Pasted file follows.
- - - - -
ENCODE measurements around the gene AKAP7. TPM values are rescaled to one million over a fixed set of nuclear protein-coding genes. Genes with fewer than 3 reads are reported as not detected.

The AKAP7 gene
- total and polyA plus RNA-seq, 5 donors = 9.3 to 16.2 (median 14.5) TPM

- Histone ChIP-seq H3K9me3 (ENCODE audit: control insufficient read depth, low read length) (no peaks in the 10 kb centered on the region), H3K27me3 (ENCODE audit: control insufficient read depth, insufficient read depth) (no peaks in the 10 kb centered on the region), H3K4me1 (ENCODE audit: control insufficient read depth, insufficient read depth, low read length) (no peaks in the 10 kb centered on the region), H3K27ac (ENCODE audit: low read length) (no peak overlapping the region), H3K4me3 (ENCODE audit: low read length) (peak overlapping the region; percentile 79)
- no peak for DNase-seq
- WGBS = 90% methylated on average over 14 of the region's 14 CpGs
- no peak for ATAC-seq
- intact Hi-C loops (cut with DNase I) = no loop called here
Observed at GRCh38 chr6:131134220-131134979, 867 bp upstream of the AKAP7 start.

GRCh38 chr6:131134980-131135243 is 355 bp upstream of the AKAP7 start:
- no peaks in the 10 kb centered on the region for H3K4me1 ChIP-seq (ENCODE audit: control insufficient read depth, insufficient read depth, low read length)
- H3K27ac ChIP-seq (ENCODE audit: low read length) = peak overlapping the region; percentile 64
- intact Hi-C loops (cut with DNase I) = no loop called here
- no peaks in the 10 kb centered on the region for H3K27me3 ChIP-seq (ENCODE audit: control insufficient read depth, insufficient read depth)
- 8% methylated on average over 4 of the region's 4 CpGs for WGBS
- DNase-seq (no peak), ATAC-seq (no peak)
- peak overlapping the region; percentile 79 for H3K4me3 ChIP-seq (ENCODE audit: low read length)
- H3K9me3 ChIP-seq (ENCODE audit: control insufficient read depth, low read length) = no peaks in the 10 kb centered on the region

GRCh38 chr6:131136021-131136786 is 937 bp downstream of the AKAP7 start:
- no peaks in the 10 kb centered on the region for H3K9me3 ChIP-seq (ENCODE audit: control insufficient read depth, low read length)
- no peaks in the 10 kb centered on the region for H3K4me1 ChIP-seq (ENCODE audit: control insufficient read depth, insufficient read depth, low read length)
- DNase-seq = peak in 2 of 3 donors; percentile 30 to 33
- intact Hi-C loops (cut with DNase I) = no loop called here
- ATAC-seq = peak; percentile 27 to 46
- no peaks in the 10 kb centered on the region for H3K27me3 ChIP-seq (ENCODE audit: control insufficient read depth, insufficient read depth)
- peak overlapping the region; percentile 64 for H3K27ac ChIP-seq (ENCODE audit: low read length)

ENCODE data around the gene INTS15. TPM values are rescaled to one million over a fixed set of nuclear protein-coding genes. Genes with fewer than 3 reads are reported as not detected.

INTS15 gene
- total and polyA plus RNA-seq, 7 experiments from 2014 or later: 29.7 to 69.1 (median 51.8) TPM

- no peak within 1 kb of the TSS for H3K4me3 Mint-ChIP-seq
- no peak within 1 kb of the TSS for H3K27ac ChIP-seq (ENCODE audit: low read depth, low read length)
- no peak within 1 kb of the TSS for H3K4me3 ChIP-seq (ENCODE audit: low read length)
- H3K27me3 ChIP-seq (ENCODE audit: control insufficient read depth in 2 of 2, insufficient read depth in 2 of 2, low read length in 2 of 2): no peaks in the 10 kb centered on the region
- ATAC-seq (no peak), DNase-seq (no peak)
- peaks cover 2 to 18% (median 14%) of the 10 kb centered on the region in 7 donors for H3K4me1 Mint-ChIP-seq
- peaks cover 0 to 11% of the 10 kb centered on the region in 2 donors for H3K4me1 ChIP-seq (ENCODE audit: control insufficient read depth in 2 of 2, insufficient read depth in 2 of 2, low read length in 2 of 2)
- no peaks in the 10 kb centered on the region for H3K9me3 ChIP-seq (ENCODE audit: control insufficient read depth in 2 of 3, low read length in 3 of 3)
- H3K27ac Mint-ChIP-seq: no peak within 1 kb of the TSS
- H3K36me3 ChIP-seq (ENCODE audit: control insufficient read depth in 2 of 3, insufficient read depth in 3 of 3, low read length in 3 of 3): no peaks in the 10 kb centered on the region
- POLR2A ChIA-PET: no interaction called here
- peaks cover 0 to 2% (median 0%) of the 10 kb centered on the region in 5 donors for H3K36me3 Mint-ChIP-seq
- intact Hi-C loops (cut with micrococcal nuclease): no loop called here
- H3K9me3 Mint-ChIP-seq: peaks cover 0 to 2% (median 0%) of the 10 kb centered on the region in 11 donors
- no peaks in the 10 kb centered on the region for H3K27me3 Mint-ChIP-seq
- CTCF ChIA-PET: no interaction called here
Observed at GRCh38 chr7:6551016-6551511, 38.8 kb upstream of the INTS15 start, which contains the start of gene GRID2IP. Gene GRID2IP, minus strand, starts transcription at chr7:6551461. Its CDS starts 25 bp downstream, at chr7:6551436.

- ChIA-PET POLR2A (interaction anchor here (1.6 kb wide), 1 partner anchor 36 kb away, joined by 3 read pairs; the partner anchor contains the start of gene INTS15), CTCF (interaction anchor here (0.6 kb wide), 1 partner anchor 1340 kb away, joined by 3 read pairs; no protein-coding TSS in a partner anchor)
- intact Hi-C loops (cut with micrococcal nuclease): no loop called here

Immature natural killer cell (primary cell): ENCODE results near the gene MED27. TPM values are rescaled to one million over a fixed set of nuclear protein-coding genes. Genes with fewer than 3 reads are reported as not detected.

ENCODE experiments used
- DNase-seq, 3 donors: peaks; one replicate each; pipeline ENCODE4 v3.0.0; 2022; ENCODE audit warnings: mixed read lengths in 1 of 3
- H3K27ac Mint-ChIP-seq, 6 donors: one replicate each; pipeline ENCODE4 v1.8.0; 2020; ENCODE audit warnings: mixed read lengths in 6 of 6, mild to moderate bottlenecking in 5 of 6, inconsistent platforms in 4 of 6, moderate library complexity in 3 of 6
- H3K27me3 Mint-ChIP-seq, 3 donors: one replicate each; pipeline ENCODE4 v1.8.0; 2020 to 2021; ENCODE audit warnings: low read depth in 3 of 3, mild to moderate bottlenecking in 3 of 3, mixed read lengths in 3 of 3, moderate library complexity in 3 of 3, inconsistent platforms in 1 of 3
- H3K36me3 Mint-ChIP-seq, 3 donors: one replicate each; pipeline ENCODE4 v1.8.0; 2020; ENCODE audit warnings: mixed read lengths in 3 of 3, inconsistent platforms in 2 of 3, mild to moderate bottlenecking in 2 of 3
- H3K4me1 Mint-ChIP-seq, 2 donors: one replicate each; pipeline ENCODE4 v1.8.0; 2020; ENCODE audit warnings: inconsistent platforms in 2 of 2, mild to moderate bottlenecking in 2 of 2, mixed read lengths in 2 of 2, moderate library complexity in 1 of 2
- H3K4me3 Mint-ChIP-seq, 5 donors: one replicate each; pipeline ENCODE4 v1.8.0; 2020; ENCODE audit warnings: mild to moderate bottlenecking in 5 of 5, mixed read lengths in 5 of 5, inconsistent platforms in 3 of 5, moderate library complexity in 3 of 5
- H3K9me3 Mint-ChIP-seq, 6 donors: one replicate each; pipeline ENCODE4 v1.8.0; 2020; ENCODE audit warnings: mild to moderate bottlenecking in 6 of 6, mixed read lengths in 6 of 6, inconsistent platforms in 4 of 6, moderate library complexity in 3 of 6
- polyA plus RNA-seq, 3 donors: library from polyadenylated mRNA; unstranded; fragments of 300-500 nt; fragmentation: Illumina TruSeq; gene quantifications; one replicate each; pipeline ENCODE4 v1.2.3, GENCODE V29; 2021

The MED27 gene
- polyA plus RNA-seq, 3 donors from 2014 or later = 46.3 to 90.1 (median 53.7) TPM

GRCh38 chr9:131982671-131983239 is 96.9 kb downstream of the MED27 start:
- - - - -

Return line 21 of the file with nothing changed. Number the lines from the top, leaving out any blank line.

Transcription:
- no peaks in the 10 kb centered on the region for H3K4me1 ChIP-seq (ENCODE audit: control insufficient read depth, insufficient read depth, low read length)